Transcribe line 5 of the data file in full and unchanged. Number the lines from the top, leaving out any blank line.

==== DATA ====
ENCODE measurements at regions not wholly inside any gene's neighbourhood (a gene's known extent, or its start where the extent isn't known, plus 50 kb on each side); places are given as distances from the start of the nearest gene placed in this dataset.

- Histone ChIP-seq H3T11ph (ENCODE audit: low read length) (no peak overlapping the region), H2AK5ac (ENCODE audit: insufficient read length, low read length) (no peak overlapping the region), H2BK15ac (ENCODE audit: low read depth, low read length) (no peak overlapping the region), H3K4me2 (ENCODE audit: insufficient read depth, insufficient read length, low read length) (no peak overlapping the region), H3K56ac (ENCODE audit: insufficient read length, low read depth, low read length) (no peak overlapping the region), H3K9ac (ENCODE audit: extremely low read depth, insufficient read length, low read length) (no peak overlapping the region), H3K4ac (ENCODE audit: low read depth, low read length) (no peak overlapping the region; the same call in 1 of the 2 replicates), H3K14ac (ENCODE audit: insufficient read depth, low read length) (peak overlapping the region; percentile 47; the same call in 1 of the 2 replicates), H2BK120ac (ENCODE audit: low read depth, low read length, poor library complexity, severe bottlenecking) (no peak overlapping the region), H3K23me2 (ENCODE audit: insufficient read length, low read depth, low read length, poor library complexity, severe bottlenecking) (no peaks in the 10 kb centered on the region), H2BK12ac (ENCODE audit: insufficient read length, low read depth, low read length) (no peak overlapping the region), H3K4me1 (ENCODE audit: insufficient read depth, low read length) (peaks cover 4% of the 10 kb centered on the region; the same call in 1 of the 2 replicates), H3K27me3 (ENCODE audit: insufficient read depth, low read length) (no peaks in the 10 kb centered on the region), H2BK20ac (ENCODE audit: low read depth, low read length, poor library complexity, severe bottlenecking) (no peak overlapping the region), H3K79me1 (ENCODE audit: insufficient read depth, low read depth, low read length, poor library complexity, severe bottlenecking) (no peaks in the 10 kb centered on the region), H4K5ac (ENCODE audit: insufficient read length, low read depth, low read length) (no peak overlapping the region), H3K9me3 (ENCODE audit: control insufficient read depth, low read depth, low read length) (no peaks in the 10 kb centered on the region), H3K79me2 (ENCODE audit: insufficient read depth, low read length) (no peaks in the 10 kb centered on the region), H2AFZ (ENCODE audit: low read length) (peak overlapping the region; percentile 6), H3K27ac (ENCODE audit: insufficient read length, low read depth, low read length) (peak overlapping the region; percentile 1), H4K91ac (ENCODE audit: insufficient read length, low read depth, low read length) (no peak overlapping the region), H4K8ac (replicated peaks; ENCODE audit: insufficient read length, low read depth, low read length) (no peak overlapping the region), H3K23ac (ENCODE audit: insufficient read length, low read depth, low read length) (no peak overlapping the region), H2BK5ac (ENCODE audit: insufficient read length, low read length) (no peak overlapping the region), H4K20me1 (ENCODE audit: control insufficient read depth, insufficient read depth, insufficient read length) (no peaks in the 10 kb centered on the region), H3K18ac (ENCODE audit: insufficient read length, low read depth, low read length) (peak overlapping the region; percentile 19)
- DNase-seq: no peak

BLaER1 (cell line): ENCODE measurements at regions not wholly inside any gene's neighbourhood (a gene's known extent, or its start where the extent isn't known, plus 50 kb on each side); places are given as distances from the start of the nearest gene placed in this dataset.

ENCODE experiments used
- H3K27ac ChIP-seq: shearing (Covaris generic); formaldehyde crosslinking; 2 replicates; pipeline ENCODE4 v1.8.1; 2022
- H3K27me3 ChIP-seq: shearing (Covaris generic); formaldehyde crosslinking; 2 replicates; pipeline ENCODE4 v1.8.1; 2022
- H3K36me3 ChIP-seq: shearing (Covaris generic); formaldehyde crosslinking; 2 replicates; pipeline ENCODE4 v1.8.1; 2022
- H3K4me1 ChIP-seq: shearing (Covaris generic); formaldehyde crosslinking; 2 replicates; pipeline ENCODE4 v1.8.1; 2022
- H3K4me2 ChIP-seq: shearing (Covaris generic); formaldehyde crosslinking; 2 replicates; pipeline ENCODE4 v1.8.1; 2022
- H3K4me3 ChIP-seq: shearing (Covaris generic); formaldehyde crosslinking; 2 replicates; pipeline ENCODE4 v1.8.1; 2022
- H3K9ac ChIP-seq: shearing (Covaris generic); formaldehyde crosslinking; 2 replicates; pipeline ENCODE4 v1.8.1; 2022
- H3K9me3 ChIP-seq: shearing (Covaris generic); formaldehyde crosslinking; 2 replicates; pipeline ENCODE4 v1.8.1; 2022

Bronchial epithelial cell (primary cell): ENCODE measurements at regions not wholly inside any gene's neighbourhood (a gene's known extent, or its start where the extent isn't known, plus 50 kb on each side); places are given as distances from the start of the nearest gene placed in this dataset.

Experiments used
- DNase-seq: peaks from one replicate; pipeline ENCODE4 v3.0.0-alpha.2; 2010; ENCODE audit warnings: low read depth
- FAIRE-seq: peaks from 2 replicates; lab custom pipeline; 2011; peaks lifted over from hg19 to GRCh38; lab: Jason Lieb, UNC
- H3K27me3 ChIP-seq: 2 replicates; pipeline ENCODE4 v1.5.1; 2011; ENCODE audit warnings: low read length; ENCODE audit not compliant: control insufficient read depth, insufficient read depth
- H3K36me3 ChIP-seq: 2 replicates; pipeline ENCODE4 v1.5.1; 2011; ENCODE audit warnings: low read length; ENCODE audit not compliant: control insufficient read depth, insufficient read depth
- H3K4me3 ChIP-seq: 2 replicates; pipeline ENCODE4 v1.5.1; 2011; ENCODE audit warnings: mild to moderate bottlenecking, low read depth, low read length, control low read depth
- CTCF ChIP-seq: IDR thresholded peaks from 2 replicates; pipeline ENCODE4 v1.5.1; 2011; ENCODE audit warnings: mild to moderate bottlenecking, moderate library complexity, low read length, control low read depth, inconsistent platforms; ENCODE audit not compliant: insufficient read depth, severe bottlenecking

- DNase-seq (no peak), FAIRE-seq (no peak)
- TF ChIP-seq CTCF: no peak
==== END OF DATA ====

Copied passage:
ENCODE experiments used